MyPrivateBanking Blog
Daily Comments on the World of Wealth Management

Archive for the ‘app security’ Category

Biometric authentication to go mainstream in 2016

Friday, January 8th, 2016

Digital banks become more and more attractive to millennials who expect secure and convenient banking solutions when on-the-go. Atom Bank (based in the UK) is the latest online bank promoting innovative features that put brick-and-mortar retail banks and wealth management firms under pressure as they have difficulties to keep pace with the latest technology trends. Atom Bank uses a combination of biometric technology empowering clients to authenticate password-free by means of face and voice recognition technology. Another example is the more staid USAA financial conglomerate that already uses IdentityX, the biometric platform by Daon.

The increasing popularity of biometric authentication methods will surely challenge the banking industry and tech giants like Google to offer improved client experience and secure login options. Google’s new password free login allows invited users to sign in their Google account by responding to a notification sent to their smartphone; the new login option fails to add security to mobile users whose smartphones have no lock-screen protection or fingerprint identification option in case their smartphone is stolen. Google will be challenged to offer something more secure and customer friendly – something that could be delivered by biometric authentication.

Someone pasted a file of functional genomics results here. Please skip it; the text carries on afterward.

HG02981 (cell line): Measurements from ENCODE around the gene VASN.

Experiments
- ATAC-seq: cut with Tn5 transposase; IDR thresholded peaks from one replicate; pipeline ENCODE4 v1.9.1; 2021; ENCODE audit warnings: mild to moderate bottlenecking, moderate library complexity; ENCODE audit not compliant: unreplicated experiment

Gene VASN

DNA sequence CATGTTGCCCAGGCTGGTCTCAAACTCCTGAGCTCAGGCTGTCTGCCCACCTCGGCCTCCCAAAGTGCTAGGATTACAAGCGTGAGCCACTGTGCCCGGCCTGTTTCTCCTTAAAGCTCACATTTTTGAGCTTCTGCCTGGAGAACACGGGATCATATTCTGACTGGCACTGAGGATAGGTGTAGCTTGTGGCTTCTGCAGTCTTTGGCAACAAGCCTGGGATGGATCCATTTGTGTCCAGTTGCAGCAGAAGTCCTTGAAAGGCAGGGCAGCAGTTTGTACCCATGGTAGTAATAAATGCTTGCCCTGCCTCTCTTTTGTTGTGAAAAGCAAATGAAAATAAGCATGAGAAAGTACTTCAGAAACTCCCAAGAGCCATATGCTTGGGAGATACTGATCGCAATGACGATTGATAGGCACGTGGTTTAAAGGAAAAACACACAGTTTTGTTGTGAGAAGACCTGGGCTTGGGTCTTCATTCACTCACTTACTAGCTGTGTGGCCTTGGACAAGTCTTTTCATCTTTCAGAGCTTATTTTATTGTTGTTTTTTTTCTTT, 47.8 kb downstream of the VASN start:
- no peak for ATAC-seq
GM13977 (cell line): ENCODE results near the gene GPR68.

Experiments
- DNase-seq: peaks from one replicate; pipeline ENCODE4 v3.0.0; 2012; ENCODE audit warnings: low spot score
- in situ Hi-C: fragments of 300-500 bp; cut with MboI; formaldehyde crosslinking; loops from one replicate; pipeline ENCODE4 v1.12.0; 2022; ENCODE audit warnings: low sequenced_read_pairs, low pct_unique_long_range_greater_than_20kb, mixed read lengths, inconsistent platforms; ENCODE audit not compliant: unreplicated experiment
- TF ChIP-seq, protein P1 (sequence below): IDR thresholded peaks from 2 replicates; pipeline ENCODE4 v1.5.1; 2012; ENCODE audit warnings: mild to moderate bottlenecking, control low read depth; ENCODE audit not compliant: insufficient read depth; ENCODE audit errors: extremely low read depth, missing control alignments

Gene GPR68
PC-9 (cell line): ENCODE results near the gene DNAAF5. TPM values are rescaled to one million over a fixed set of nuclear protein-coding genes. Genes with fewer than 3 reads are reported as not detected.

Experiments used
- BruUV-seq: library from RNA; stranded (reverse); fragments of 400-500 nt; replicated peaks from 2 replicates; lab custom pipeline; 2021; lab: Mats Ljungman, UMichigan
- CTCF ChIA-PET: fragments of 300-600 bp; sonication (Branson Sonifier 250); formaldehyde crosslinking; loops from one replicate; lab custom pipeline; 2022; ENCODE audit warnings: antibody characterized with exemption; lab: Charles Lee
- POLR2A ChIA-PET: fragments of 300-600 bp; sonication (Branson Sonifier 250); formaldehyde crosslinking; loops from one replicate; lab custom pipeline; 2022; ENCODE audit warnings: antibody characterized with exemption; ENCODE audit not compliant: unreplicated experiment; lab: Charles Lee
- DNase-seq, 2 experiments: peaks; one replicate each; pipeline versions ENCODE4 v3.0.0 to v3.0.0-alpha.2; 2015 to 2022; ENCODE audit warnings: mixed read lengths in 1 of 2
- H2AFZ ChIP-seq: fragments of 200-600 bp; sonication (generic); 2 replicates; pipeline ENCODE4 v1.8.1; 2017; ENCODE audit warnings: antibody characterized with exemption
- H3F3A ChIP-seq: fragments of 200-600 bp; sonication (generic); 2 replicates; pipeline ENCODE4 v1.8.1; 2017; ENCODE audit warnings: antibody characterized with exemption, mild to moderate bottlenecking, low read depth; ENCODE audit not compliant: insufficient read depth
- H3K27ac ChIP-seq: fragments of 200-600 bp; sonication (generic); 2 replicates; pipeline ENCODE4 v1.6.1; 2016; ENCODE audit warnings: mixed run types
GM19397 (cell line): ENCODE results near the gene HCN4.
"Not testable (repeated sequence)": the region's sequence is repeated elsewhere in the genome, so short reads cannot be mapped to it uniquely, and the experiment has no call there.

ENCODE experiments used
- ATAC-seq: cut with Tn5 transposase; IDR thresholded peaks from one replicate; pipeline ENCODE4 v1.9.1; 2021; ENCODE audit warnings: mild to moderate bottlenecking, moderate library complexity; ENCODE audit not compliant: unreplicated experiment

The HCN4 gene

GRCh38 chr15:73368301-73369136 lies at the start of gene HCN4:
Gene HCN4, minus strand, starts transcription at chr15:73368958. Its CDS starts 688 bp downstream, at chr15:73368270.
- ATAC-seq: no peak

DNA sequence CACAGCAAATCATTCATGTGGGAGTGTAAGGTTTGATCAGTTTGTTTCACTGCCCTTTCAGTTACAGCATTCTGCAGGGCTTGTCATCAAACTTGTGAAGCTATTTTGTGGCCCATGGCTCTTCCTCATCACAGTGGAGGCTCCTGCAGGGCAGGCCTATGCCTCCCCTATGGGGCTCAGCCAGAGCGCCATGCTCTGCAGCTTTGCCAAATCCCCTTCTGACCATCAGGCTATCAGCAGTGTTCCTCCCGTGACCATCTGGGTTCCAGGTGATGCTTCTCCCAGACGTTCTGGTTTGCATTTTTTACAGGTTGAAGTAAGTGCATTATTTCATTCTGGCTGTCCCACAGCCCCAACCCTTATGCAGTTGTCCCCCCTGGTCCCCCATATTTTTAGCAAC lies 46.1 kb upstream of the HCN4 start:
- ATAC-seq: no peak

Client habits and potential regulatory hurdles may slow down the move to biometric authentication but we have no doubt that the future lies beyond manual passwords and (SMS) token. The future will offer a seamless digital experience to every client – from log-in throughout the complete customer journey.

 

Forget passwords. Pay with a selfie!

Wednesday, October 28th, 2015

From passwords to two-factor authentication, bio-authentication, and tokenization, both consumers and cybercriminals have forced the online and mobile banking industry to come up with innovative and convenient security technologies. The latest functionality announced to be available to US e-commerce consumers in the middle of 2016 is MasterCard’s new facial recognition-based identification method. Online retailers will be able to authorize a transaction by taking a snapshot of their face and blinking once (to prevent fraudsters from holding up a picture of the retailer and fooling the system).